Barking does not always require a big interrupter, however. You can use everyday objects. If your dog barks near to you, slam the cupboard door or a drawer, so the noise distracts or startles him. Make nothing of this, and carry on as normal. This can work especially well when a dog barks simply to be let out of a crate. You don’t want to scare the dog, just quickly alter his state of mind and change the focus. He should not see you launch the object or make the noise. He has to think that the unwanted barking creates the occurrence. Practice this while you are watching TV, working in the kitchen or whatever you’re doing – the dog should not relate it to you but to the nuisance barking. An important part of this is that if you do drop or throw an object it should not hit the dog, but land at his feet. You should also leave it there for a while so he does not relate it to you. Remember though that you have to be able to understand and translate the different barks. One of his barks may be – I need to go to the bathroom. So learn to understand the tone of the bark or noise he makes.
But, since dogs bark for various reasons, the first thing to do is to figure out why your dog barks, at what you might consider to be the most inappropriate times. Once you know the reason behind the uncontrollable barking, you can start to treat the problem.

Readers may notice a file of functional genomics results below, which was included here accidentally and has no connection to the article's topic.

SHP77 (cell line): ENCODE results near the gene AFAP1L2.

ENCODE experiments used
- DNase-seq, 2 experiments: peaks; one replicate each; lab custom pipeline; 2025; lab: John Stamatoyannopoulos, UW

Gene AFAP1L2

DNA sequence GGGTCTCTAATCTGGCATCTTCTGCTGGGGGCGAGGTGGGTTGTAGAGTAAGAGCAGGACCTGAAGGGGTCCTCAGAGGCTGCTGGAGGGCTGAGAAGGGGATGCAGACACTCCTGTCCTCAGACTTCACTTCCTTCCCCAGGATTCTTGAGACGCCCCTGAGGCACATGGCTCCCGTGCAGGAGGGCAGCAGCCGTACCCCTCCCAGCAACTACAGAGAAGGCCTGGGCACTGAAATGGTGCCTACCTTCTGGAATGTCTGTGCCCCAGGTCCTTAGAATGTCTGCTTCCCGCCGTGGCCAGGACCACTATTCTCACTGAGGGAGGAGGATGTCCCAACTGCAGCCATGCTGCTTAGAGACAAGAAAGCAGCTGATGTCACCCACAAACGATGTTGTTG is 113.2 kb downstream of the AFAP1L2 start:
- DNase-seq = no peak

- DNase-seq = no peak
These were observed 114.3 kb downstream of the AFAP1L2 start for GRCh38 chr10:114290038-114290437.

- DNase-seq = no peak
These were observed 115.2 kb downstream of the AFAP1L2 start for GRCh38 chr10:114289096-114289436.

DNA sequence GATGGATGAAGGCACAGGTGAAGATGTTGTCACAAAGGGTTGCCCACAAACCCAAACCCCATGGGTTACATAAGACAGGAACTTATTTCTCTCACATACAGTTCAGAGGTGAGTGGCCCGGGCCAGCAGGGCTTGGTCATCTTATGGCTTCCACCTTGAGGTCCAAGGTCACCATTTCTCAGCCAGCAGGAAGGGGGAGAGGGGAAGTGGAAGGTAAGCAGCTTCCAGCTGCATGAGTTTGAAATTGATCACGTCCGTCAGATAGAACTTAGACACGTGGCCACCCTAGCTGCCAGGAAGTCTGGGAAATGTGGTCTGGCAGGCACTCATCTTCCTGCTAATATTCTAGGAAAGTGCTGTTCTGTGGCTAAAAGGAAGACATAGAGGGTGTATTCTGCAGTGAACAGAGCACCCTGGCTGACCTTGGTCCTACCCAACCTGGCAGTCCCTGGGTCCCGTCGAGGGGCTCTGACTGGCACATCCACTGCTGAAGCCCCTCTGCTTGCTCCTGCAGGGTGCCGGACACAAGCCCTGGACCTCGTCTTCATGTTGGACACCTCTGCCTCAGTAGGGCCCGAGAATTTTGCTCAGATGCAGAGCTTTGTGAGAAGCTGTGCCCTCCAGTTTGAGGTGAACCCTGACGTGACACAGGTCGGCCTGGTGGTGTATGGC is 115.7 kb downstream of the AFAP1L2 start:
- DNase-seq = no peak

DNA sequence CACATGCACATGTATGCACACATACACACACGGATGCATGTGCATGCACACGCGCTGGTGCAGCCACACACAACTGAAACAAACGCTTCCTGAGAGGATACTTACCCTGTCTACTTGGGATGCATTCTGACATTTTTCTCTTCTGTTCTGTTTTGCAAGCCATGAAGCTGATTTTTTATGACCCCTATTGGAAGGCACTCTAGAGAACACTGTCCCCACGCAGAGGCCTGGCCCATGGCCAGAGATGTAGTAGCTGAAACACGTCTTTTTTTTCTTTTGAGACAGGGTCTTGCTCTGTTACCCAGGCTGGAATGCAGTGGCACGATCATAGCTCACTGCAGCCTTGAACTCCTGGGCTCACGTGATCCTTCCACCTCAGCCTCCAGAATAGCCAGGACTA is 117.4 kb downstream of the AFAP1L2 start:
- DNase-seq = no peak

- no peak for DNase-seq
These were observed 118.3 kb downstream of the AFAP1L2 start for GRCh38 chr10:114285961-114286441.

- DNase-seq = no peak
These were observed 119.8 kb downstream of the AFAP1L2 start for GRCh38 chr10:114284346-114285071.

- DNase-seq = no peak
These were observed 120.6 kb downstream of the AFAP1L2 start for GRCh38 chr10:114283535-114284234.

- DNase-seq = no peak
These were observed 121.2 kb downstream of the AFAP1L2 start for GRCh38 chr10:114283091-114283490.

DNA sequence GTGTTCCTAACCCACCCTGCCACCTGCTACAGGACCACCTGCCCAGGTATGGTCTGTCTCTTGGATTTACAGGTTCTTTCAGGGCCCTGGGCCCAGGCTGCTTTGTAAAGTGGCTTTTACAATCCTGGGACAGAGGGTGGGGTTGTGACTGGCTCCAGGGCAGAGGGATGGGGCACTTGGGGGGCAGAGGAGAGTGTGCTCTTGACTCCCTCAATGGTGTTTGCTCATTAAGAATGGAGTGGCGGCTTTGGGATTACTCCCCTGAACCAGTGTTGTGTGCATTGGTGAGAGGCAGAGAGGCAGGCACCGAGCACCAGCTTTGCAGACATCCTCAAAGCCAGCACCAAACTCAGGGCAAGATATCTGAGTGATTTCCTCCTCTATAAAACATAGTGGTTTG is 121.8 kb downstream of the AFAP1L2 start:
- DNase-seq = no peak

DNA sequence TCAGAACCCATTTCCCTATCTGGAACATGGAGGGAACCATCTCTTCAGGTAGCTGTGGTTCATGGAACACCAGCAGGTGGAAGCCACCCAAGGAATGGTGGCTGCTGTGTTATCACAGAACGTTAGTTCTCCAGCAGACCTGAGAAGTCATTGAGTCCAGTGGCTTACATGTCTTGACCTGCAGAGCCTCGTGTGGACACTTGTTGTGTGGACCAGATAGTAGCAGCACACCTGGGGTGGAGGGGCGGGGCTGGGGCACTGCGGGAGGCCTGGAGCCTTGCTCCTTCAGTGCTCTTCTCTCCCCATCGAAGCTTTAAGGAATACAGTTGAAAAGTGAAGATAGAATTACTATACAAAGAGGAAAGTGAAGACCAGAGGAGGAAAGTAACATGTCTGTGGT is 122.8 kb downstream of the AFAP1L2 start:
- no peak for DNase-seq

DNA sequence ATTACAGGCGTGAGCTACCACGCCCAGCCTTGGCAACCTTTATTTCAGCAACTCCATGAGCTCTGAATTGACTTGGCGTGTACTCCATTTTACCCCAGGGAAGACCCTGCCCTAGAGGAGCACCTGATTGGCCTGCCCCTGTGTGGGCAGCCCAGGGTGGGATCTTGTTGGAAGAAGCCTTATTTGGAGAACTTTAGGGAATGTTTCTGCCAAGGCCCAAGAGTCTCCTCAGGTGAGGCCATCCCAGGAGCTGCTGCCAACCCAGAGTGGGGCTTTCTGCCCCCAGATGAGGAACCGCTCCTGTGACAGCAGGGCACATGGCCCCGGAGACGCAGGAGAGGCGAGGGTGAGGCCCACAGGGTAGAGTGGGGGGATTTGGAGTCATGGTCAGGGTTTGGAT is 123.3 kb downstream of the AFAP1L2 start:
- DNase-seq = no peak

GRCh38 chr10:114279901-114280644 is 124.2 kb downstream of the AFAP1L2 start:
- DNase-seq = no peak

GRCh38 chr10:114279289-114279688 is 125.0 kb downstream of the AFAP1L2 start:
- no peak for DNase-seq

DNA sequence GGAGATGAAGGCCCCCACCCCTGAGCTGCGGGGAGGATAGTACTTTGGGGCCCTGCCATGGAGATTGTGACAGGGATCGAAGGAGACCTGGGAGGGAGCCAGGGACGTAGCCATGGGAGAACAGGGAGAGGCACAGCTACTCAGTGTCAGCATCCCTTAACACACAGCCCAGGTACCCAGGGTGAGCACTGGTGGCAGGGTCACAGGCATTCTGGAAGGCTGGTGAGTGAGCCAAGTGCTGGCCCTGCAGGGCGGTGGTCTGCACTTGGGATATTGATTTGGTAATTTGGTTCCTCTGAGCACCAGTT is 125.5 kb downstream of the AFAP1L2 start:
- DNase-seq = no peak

Sometimes you just have to admit you have a bad dog and do what you have to do. I wouldn’t have put up with a dog that barks that much over every moving thing. You are having to adjust your lifestyle to accommodate an extremely annoying creature. Draw the line somewhere.
Some people don’t recognize that petting a dog in the middle of barking, in the dog’s mind, is rewarding their behavior. You may think that you’re calming them down, but you’re really reinforcing that response. Remember, don’t reward what you don’t want repeated.
Eventually your dog will learn to be quiet on command without getting a treat. Even after you’ve reached this stage of training, however, you should still give your dog verbal praise when she stops barking.